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1624 sees a very significant increase of progress in England in emigration to Virginia, especially by two groups of
Puritans. There is the West country one led by the charismatic preacher the Reverend John White and the
other in East Anglia headed by lawyer John Winthrop. Both will have a profound effect on the future decline in the importance
of Jamestown and move the centre of power and prosperity northwards to Massachusetts over the next ten years.
John White was born in 1575
at Stanton St John, a village just east of Oxford, in the farmhouse illustrated here. He is shown in his baby cot. As a boy
he was a clever scholar, and went on to Oxford, graduated and later got his MA in 1601. He subsequently became a Fellow of
his College until, in 1606 finally moving to Dorset to be rector of the combined Dorchester parishes of St Peter and Holy
Trinity. In 1613 a fire devastated the busy market town and White came into his element as a natural-born organiser, helping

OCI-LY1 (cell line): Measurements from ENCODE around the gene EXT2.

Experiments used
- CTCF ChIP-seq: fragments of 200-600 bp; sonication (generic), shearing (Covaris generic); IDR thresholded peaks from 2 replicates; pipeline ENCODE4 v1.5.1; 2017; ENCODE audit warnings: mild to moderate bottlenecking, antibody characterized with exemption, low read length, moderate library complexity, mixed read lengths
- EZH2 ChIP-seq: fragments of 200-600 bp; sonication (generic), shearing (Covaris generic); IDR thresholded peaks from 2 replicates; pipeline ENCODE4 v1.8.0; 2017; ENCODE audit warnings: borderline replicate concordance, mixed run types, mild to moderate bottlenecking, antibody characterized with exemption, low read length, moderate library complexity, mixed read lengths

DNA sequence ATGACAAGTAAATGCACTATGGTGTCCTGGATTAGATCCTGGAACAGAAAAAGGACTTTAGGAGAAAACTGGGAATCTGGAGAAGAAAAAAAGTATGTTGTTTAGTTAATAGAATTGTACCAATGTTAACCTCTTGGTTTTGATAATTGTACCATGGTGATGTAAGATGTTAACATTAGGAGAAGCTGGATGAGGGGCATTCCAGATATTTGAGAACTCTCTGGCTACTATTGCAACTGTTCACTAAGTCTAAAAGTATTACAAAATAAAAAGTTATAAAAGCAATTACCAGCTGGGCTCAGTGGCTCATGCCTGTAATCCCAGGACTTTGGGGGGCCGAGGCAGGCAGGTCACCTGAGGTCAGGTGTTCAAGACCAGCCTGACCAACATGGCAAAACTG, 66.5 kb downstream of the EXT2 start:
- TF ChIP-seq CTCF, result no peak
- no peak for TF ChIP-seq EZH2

the townsfolk rebuild and improve it. A workhouse was established for the poor, with a brewhouse to maintain it and a new
school built, which is shown here. Today White has selected the teacher for it, who is depicted beating obedience into his
mischievous pupils whilst White contemplates his latest, greatest project, planting a new fishing-based colony in New England.
White and friends had to
get official permission of course, so last year, 1623, as a first step, applied for and got a preliminary patent from Gorge’s
Council for New England, bought the 50-ton vessel Fellowship and sent it on a fishing reconnaissance to the Massachusetts
Bay coast. It proved unprofitable. Gorges then insisted that any request for an indenture had to be made ‘by persons
of honour or gentlemen of blood.’ No problem. White’s friend Sir Walter Erle, Weymouth’s MP immediately
applied for it. The result? Today, 31 March 1624, in this very school in Dorchester, at a meeting of enthusiasts grandly called
‘The New England Planters Parliament’ the Dorchester Company, a joint stock company will be officially established
and Erle made Governor. John Humphreys, Treasurer. Soon, among the 119 eventual members, half will be Dorset gentry, plus
four Knights and 9 MPs.